Saturday, July 22, 2006


Email and the Astro Biz

Welcome to your old Uncle's new blog, Uncle Rod's Astroblog. What say we get started?

I recently had a somewhat troubling—but illuminating—experience with one of the best known vendors in the U.S. astronomy business, muchachos. I'm not gonna name names because, for one thing, the folks in question quickly put things right, and, for another, they aren't the only ones in the business screwing up in this area.

Screwing up? In what area? Failing to respond to customer emails. Like many of you, I presume, I've gotten used to doing business via email rather than via telephone. For me, it's much easier to fire off an email than it is to find a spot at work with good cellphone coverage, look up a number, wait while I'm (inevitably) put on hold, etc., etc. Most of the time, email works just fine. But not all the time, not hardly. Unfortunately, many of the folks doing astronomy business haven't gotten the word that there are people like me who depend on email.

The incident that prompted me to think about this astronomy email "problem" was a simple one: I received an incorrect shipment from a well-respected west-coast seller. I ordered a case for my ETX 125, Charity Hope Valentine and they sent me a case for the ETX 105. I went to their website (from which I'd ordered in the first place), and clicked on their "email contact" button. A couple of days went by. Nothing. I launched a couple of more emails. Nothing. I finally broadcast an appeal via my mailing lists and (coincidentally, perhaps) finally received a reply. My problem was taken care of in short order, but why had it taken three days for that to happen?

As above, this wasn't the first time this has happened to me, either. The reason for this lack of attention to email enquiries, I assume, is because compared to answering the phone, answering email gets shoved down the list of priorities when things are busy.  Because, even a decade down the line of email and Internet for most of us, it's still foreign territory for many businesses. That is not the case with all vendors. There are several, including a well-known Washington state outfit (I won't name 'em but they are spelled A-N-A-C-O-R-T-E-S), who'll jump on your emails like a duck on a Junebug. But that's still not common practice with astro-sellers.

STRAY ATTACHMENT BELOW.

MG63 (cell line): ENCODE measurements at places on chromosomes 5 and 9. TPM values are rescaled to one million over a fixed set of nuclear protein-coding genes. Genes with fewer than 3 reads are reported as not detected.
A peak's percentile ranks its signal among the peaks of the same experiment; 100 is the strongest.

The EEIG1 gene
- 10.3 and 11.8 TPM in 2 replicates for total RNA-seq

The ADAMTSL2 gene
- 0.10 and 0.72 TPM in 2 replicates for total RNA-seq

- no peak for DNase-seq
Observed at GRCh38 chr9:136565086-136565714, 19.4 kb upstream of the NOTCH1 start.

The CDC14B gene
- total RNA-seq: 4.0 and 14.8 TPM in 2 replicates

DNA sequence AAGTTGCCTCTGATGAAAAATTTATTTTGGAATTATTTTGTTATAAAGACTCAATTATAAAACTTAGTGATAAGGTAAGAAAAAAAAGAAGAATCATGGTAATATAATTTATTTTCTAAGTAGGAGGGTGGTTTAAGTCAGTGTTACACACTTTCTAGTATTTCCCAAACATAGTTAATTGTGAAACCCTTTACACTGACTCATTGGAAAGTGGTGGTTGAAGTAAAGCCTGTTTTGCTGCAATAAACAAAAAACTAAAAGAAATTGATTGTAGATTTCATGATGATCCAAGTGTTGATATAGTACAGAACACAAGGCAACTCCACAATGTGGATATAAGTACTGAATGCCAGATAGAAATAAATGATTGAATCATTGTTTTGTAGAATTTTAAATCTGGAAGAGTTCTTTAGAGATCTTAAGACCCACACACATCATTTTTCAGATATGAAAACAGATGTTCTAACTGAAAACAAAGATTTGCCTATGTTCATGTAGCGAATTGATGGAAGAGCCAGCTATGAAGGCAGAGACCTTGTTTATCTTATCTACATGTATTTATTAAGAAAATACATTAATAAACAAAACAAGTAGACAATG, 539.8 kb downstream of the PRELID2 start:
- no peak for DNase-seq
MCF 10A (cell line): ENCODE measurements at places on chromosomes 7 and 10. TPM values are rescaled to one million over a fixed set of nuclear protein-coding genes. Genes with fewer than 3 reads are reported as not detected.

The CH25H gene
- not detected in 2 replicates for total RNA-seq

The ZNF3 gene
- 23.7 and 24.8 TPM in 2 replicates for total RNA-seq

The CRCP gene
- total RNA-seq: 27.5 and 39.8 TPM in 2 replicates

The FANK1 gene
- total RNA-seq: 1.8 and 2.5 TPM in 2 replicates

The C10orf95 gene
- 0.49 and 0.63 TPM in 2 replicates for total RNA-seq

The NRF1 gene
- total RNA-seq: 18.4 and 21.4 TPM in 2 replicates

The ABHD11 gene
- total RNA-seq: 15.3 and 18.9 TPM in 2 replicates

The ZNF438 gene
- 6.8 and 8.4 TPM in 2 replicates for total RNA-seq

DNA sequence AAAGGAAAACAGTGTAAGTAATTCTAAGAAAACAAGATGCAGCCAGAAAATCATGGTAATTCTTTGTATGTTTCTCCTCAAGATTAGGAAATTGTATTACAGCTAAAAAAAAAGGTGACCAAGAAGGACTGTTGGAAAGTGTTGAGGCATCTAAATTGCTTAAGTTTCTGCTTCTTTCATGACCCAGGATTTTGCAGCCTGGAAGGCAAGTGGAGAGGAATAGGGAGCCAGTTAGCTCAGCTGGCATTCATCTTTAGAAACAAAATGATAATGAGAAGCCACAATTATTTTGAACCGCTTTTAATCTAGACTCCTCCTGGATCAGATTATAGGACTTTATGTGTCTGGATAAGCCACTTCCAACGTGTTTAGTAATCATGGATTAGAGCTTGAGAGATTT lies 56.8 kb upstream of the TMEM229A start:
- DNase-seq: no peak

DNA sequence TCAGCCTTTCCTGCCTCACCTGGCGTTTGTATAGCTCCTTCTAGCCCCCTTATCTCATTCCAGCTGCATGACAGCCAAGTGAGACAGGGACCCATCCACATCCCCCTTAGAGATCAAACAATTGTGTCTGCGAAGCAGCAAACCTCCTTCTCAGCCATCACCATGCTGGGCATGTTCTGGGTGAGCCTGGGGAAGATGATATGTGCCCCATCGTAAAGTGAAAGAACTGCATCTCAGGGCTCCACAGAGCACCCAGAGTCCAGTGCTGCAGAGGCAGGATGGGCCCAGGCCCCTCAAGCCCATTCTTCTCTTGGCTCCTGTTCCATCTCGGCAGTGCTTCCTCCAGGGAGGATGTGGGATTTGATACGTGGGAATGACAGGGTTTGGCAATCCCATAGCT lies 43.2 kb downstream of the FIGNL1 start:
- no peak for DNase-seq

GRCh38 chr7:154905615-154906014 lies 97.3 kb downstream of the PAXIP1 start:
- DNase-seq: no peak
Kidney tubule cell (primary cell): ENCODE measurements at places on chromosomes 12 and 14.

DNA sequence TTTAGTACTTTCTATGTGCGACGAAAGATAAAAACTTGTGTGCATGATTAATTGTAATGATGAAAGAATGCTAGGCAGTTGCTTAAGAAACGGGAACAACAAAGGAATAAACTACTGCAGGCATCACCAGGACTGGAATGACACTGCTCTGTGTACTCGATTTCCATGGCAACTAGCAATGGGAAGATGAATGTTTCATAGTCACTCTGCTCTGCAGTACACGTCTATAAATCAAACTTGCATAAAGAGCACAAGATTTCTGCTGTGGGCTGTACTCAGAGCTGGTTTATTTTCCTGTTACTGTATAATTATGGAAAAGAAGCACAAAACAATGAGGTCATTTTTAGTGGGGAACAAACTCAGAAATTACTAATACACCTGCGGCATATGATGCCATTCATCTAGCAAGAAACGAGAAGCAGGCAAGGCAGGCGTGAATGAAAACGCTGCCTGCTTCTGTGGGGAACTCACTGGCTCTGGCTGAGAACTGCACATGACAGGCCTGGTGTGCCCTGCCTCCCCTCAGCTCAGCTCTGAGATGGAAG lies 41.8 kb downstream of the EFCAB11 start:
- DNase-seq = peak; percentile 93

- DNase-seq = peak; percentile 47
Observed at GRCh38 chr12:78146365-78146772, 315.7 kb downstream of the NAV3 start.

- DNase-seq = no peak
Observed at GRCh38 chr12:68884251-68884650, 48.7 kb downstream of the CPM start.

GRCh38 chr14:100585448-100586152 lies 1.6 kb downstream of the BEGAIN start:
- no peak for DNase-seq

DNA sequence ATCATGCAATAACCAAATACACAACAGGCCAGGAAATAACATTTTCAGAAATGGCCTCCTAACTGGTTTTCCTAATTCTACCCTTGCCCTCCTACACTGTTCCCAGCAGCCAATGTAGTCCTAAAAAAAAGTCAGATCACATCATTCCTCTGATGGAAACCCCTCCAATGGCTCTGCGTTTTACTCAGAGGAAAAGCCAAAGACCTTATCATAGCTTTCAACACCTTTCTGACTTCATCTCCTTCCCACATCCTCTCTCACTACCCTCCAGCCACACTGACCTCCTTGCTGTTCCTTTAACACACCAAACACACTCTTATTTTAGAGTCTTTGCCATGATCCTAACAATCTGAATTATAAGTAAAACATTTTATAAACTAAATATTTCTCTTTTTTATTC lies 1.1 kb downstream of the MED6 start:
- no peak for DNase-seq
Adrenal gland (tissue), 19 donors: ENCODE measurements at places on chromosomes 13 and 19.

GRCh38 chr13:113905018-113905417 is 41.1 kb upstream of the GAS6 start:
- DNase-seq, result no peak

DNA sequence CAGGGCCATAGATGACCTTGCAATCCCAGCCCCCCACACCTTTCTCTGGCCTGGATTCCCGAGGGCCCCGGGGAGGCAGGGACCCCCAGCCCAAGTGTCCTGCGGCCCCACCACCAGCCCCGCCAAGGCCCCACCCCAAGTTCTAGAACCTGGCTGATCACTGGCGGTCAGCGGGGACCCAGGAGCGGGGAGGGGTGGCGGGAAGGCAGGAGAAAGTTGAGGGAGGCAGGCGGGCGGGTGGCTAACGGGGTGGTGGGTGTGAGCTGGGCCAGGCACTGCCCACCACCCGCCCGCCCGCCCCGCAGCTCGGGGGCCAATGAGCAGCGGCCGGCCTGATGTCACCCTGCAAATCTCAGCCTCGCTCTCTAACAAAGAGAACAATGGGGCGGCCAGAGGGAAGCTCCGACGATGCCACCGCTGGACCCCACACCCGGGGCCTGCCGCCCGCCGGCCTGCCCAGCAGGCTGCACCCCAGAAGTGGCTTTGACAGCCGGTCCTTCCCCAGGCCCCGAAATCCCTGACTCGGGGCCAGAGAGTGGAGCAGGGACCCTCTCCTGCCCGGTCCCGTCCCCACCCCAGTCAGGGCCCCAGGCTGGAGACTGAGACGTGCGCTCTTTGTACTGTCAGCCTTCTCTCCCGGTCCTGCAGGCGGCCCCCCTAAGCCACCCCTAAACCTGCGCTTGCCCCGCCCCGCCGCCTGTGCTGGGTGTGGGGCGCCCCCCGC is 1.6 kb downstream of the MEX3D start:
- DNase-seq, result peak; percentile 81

Bottom line? Vendors, if you are going to post an email address as a contact for you, it's incumbent on you to check your email AT LEAST once a day, and answer all the enquiries. If you can't do that, for whatever reason, don't list an email address as a contact for your business. It is not up to your customers to decide which contact method, email or telephone, is the "right way" to get ahold of you.

These are not glorious times for astro merchants...the last thing any of you need is to lose customers, right? Nuff said.

Nota Bene:  If you're here, you know Unk's old blog (at AOL) is long gone. In the process of imploding, American Online finally pulled the plug on its "Blogspot at AOL."   At first, I wasn't sure I would continue with a new service (Google), but then it came to me as in a dream:  "This is your chance to make the blog something more. More than just a paragraph or two on current astronomy events and news. Something more." 

As this new one, which I've christened "Uncle Rod's Astroblog," gets under way, expect to see me stretch out a bit and talk at length about the things that matter to me in amateur and professional astronomy. Just give me a few months to really find my feet.

As for America Online? I can't say I miss any of it. Oh, the kids loved it when they were young, but it became more and more annoying. When they finally decided to put ads in their email system, I decided I had had enough. I did like their astronomy interest groups at first, but there were soon better options, like sci.astro.amateur and email groups like my own sct-user. Anyhow, buckle up, I believe this hear Astroblog is gonna be a wild ride muchachos. In a rather sedate amateur astronomy way, anyhow.

Be that as it may, they have kept their email service alive and you can still contact me at if you've a mind.

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